Flower power & Oncology
SummaryThe size of the cytotoxic market in the seven major pharmaceutical markets is estimated to be approximately $9.6 billion. Datamonitor expects it to reach a peak of $12.8 billion by 2009. However, mainly due to major patent expiries, it is expected to drop to $11.3 billion by 2014. Topoisomerase inhibitors represent a subgroup of the plant alkaloid class of cytotoxics. DNA topoisomerase II inhibitors are among the most efficacious drugs for the treatment of cancer although they are associated wi
DailyUpdates 3rd February, 2006: The size of the cytotoxic market in the seven major pharmaceutical markets is estimated to be approximately $9.6 billion. Datamonitor expects it to reach a peak of $12.8 billion by 2009. However, mainly due to major patent expiries, it is expected to drop to $11.3 billion by 2014 (see Commercial Insight: Cytotoxics).
According to the ATC classification system there are 5 classes of cytotoxic agent. Topoisomerase inhibitors represent a subgroup of plant alkaloids, which also encompasses the vinca alkaloids such as vincristine and vinblastine, taxanes. Topoisomerase inhibitors act by preventing the unpackaging of DNA that must occur prior to transcription and replication. The earliest drugs in this class were inhibitors of topoisomerase II, however topoisomerase I inhibitors such as topotecan started entering the market in the mid-1990’s. DNA topoisomerase II inhibitors are among the most efficacious drugs for the treatment of cancer. Despite their widespread use, the use of topoisomerase II inhibitors is limited by severe adverse effects to normal tissues, including cardiotoxicity.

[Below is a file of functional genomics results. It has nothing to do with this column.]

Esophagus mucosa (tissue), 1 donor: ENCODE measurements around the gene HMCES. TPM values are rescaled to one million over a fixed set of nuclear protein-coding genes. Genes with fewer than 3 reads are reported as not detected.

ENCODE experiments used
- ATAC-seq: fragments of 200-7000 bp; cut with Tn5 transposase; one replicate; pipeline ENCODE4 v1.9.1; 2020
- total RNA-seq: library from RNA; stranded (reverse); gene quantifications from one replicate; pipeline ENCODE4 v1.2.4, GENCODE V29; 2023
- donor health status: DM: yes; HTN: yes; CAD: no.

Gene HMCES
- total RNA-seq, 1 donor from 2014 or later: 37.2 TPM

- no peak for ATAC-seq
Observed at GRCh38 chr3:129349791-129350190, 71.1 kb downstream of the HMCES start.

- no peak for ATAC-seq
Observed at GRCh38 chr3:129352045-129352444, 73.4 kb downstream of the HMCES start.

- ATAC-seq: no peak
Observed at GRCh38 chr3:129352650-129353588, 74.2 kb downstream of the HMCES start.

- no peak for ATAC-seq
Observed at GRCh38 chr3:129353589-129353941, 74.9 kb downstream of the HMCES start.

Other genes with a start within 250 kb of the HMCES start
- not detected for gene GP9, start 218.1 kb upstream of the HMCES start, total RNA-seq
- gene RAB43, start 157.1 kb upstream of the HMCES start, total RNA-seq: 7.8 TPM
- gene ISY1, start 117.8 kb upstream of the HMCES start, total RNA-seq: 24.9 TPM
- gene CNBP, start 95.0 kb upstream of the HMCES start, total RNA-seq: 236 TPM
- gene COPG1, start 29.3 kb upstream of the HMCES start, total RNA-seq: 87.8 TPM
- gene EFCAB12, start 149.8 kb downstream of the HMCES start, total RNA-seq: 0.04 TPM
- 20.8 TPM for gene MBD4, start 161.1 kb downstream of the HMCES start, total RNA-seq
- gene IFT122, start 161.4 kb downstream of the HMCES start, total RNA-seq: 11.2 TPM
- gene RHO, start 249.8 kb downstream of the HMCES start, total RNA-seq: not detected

In addition to problems associated with toxicity, sensitivity of cancer cells to topoisomerase II targeting agents is also, like many other cancer therapeutics susceptible to resistance. The efficacy of this class is thought to depend on the expression of the topoisomerase IIalpha isoform, and drug resistance is often associated with loss or mutation of this isoform.
Considering the success of the alkaloids as cancer therapeutics, considerable effort is still being dedicated to the identification of new drug leads including novel topoisomerase II inhibitors. The plant Euphorbia kansui, a phytotherapy long used in Chinese medicine as a cancer treatment, represents a rich source of plant alkaloids and in particular terpenes. More recently researchers have evaluated the anticancer efficacy and mechanism of action of the terpenes.
Studies have shown E kansui terpenes to markedly reduce carcinogenesis in a skin tumor model and in 2002 Wang et al reported that representatives of this chemical class reduced the proliferation of Xenopus embryonic cells, an assay that has been used as an alternative to the study of cancer cell lines in the primary screening of anticancer drugs. More recently this antiproliferative effect has been shown to be related to an inhibition of cell cycle progression and similar effects have been observed with E kansui extracts using cancer cell lines.
In an upcoming issue of Bioorganic & Medicinal Chemistry Miyata and colleagues investigate the mechanism of action of the diterpenes (a sub-class of terpenes that includes the retinoids), in greater detail. In this study a variety of different diterpenes inhibited human topoisomerase II activity however the potency of this effect did not appear to correlate with cell proliferation potency. This study therefore suggests that the anticancer activity of diterpene alkaloids may involve the inhibition of topoisomerase II activity as well as other components of the cell cycle.
The diterpenes have already been the subject of a clinical investigation with, for example Triptolide derivatives being developed by (now Astellas following the merger of with Yamanouchi). The present study highlights the lack of knowledge regarding the mechanism of the diterpenes and will hopefully prompt further investigation to resolve this issue and hopefully help optimize this promising therapeutic class.